I used to be big into golfing and understood the explosiveness of transitioning the swing with you core and driving with your legs. My concern with this same approach for shooting is creating unwanted tension. I haven't experimented with it too much to know what works better but I feel like a transition with core for small transitions while adding legs for longer ones would be the fastest. Of course, keeping your arms in a somewhat fixed position.

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It’s usually a blend of legs and core depending on how far the motion is. The important part is to NOT move the gun with only your arms.

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Only thing I'll add, is I notice I do the same thing if I let my shoulders get too tense.  I also do a lot of target transitions in dry fire without pulling the trigger, paying very close attention to where the sight stops on targets.  

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Only thing I'll add, is I notice I do the same thing if I let my shoulders get too tense.  I also do a lot of target transitions in dry fire without pulling the trigger, paying very close attention to where the sight stops on targets.  


Now where have I heard this advice before


Sent from my iPhone using Tapatalk

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4 hours ago, Merldizzle said:

Snap your head to the target and look rather than tracking the sight/dot to the next target, game changing :)


Turning your head to initiate the transition usually results in a poor hit on the final shot in the prior array.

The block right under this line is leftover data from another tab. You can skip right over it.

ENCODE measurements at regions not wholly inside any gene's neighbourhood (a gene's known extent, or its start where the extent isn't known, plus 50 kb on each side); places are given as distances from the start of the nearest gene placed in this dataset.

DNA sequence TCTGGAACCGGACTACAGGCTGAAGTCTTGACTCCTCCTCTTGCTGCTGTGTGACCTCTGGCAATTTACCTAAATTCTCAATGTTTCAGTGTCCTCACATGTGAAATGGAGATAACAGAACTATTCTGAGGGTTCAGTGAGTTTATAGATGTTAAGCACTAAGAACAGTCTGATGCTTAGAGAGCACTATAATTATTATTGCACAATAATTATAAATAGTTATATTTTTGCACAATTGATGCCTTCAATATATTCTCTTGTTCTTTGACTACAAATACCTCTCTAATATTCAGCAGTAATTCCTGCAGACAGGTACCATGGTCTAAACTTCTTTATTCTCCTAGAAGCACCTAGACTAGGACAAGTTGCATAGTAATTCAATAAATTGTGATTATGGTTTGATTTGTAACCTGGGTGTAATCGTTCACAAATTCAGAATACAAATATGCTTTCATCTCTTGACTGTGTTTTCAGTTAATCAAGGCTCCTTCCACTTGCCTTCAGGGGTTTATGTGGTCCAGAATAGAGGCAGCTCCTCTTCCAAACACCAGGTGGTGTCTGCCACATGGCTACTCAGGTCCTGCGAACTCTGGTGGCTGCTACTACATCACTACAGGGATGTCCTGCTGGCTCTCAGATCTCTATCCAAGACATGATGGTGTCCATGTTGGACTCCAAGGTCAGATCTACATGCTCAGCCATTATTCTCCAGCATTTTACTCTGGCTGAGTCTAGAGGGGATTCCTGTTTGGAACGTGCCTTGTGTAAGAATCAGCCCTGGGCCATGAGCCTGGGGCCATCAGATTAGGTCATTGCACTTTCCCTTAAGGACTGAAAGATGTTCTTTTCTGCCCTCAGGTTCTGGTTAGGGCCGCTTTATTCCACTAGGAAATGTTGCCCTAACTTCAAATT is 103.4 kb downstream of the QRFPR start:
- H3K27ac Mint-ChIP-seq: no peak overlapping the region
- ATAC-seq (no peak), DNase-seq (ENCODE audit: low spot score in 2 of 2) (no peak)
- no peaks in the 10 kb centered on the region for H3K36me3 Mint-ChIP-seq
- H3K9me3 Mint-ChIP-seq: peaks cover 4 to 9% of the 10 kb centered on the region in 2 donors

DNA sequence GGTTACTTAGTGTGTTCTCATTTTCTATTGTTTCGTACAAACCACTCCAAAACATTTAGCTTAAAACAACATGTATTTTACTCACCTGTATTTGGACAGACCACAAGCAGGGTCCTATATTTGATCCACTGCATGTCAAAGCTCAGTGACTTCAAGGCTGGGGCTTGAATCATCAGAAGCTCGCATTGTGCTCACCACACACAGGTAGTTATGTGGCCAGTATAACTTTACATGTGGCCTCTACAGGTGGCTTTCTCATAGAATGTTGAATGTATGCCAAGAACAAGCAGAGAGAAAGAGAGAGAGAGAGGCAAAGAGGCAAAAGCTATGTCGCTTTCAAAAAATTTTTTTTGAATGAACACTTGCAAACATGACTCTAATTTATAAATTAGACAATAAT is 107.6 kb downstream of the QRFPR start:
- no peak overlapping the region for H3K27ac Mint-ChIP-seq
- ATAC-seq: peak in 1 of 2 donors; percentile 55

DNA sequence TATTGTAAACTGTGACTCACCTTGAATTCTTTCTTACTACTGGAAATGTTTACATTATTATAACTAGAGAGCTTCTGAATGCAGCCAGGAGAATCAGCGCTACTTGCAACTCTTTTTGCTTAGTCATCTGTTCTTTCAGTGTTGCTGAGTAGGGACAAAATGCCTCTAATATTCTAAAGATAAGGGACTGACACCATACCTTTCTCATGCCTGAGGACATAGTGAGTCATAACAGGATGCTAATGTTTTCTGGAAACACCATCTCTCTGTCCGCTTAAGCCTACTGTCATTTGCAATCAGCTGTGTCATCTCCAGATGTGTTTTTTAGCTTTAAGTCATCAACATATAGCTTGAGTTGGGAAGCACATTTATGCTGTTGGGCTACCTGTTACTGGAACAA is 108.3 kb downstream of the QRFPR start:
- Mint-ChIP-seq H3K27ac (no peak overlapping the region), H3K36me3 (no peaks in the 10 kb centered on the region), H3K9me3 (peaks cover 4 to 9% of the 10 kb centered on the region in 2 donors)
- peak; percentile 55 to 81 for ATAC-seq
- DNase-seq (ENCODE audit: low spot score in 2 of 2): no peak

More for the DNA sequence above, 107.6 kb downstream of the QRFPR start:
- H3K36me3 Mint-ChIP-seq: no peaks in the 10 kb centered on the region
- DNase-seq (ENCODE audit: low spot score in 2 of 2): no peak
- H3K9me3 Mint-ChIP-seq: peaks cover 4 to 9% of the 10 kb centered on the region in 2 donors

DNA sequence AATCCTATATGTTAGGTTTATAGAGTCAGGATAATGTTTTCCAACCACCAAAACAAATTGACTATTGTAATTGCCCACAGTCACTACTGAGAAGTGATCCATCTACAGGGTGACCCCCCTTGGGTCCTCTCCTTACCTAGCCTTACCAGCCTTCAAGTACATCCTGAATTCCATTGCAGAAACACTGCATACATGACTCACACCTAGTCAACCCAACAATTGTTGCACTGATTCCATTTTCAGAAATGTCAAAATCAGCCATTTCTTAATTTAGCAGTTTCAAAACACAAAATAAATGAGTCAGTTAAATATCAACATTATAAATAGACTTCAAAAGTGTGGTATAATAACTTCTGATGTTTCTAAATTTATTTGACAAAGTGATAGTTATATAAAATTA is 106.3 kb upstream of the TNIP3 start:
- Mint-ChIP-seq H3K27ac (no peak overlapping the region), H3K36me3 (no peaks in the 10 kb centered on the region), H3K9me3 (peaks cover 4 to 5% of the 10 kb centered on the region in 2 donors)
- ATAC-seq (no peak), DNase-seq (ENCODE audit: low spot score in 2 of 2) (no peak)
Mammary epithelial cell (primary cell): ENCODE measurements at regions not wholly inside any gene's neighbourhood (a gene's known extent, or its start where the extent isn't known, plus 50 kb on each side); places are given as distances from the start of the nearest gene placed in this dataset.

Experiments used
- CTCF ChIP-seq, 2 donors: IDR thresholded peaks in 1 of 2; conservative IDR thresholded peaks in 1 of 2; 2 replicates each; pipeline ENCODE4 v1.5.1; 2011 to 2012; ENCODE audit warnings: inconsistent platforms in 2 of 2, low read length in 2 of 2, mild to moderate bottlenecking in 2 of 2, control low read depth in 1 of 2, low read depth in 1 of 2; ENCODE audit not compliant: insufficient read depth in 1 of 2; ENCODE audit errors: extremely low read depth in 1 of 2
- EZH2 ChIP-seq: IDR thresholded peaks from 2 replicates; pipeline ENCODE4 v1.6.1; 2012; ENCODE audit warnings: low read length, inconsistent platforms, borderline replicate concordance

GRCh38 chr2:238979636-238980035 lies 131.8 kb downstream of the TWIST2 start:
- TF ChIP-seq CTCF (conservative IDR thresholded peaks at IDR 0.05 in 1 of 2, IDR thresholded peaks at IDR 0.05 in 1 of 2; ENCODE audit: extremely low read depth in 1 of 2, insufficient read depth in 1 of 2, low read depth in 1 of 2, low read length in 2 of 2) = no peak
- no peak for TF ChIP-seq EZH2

Keeping your head still but moving only your eyes to the next target achieves the same goal while maintaining good quality hits on the last target.

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2 hours ago, CHA-LEE said:


Turning your head to initiate the transition usually results in a poor hit on the final shot in the prior array. 
 

Keeping your head still but moving only your eyes to the next target achieves the same goal while maintaining good quality hits on the last target.

Shouldn’t be looking eyes or snapping head until the shot is broken either way 🤷‍♂️

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4 hours ago, Merldizzle said:

Shouldn’t be looking eyes or snapping head until the shot is broken either way 🤷‍♂️

Yes, but most people can’t stop moving their head to the next target while they are firing the shot. 

Edited by CHA-LEE

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2 things:

 

1- shoulder tension is bad

2- your eyes must be faster at the A-Zone than your gun, don´t move the gun fast (wrestle it), move your eyes fast.  

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On 11/28/2019 at 4:47 PM, CHA-LEE said:

Yes, but most people can’t stop moving their head to the next target while they are firing the shot. 

I've been struggling with this for a while now..trying to shoot to fast Going work this drill..

 

! Thanks for the tips Cha-Lee!

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Before I were able to call my shots, I only think I have bad grip. Now I can call my shot better, what happen is I over swing, one C then pull the gun back, another C on the other side. 

 

Fast eyes moving with legs are all great skills to have. Take very long time to train. I have spend 1 year already, can't perform it 100%